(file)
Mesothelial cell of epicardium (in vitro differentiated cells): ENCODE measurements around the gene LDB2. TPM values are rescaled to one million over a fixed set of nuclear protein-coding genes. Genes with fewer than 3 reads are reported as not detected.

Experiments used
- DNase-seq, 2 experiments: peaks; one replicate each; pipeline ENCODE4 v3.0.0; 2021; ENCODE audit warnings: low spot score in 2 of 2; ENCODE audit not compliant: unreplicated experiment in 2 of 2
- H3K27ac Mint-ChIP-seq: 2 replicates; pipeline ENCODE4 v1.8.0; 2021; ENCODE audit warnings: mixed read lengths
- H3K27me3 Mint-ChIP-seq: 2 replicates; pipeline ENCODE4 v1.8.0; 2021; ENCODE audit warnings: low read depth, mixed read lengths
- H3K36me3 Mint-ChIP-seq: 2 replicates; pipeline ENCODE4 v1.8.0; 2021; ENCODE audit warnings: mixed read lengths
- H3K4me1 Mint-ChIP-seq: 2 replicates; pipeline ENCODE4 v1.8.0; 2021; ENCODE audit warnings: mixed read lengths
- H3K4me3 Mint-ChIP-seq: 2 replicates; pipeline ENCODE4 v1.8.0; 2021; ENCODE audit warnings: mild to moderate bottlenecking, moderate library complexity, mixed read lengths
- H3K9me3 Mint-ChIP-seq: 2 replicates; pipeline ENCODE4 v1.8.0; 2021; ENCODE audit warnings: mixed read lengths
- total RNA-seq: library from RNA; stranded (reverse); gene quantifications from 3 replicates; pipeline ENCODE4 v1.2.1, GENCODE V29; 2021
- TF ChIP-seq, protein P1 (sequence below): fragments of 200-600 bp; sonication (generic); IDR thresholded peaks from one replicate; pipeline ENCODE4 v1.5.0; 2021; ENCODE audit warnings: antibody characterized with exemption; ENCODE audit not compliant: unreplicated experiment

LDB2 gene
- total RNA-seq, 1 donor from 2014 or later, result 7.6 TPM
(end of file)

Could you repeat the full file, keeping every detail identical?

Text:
Mesothelial cell of epicardium (in vitro differentiated cells): ENCODE measurements around the gene LDB2. TPM values are rescaled to one million over a fixed set of nuclear protein-coding genes. Genes with fewer than 3 reads are reported as not detected.

Experiments used
- DNase-seq, 2 experiments: peaks; one replicate each; pipeline ENCODE4 v3.0.0; 2021; ENCODE audit warnings: low spot score in 2 of 2; ENCODE audit not compliant: unreplicated experiment in 2 of 2
- H3K27ac Mint-ChIP-seq: 2 replicates; pipeline ENCODE4 v1.8.0; 2021; ENCODE audit warnings: mixed read lengths
- H3K27me3 Mint-ChIP-seq: 2 replicates; pipeline ENCODE4 v1.8.0; 2021; ENCODE audit warnings: low read depth, mixed read lengths
- H3K36me3 Mint-ChIP-seq: 2 replicates; pipeline ENCODE4 v1.8.0; 2021; ENCODE audit warnings: mixed read lengths
- H3K4me1 Mint-ChIP-seq: 2 replicates; pipeline ENCODE4 v1.8.0; 2021; ENCODE audit warnings: mixed read lengths
- H3K4me3 Mint-ChIP-seq: 2 replicates; pipeline ENCODE4 v1.8.0; 2021; ENCODE audit warnings: mild to moderate bottlenecking, moderate library complexity, mixed read lengths
- H3K9me3 Mint-ChIP-seq: 2 replicates; pipeline ENCODE4 v1.8.0; 2021; ENCODE audit warnings: mixed read lengths
- total RNA-seq: library from RNA; stranded (reverse); gene quantifications from 3 replicates; pipeline ENCODE4 v1.2.1, GENCODE V29; 2021
- TF ChIP-seq, protein P1 (sequence below): fragments of 200-600 bp; sonication (generic); IDR thresholded peaks from one replicate; pipeline ENCODE4 v1.5.0; 2021; ENCODE audit warnings: antibody characterized with exemption; ENCODE audit not compliant: unreplicated experiment

LDB2 gene
- total RNA-seq, 1 donor from 2014 or later, result 7.6 TPM